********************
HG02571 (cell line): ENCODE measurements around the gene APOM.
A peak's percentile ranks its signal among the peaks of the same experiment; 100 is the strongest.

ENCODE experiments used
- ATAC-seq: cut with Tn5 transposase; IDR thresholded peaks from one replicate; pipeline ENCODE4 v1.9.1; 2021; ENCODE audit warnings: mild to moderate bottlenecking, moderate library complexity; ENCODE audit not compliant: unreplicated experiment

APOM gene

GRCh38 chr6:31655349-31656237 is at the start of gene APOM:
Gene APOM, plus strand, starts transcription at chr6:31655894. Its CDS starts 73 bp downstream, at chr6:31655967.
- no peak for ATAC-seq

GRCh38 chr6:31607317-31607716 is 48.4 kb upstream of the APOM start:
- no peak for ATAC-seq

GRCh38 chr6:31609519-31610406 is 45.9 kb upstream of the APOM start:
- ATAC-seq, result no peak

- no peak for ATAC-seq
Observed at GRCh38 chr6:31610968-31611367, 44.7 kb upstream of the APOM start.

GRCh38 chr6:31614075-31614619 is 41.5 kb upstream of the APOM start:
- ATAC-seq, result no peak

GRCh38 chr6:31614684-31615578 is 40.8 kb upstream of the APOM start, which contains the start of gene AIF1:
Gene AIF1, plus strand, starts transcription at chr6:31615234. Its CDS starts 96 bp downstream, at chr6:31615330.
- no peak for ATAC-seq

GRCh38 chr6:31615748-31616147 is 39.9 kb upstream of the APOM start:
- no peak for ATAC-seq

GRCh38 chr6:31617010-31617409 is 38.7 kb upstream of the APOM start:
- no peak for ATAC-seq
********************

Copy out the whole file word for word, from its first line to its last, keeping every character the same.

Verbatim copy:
HG02571 (cell line): ENCODE measurements around the gene APOM.
A peak's percentile ranks its signal among the peaks of the same experiment; 100 is the strongest.

ENCODE experiments used
- ATAC-seq: cut with Tn5 transposase; IDR thresholded peaks from one replicate; pipeline ENCODE4 v1.9.1; 2021; ENCODE audit warnings: mild to moderate bottlenecking, moderate library complexity; ENCODE audit not compliant: unreplicated experiment

APOM gene

GRCh38 chr6:31655349-31656237 is at the start of gene APOM:
Gene APOM, plus strand, starts transcription at chr6:31655894. Its CDS starts 73 bp downstream, at chr6:31655967.
- no peak for ATAC-seq

GRCh38 chr6:31607317-31607716 is 48.4 kb upstream of the APOM start:
- no peak for ATAC-seq

GRCh38 chr6:31609519-31610406 is 45.9 kb upstream of the APOM start:
- ATAC-seq, result no peak

- no peak for ATAC-seq
Observed at GRCh38 chr6:31610968-31611367, 44.7 kb upstream of the APOM start.

GRCh38 chr6:31614075-31614619 is 41.5 kb upstream of the APOM start:
- ATAC-seq, result no peak

GRCh38 chr6:31614684-31615578 is 40.8 kb upstream of the APOM start, which contains the start of gene AIF1:
Gene AIF1, plus strand, starts transcription at chr6:31615234. Its CDS starts 96 bp downstream, at chr6:31615330.
- no peak for ATAC-seq

GRCh38 chr6:31615748-31616147 is 39.9 kb upstream of the APOM start:
- no peak for ATAC-seq

GRCh38 chr6:31617010-31617409 is 38.7 kb upstream of the APOM start:
- no peak for ATAC-seq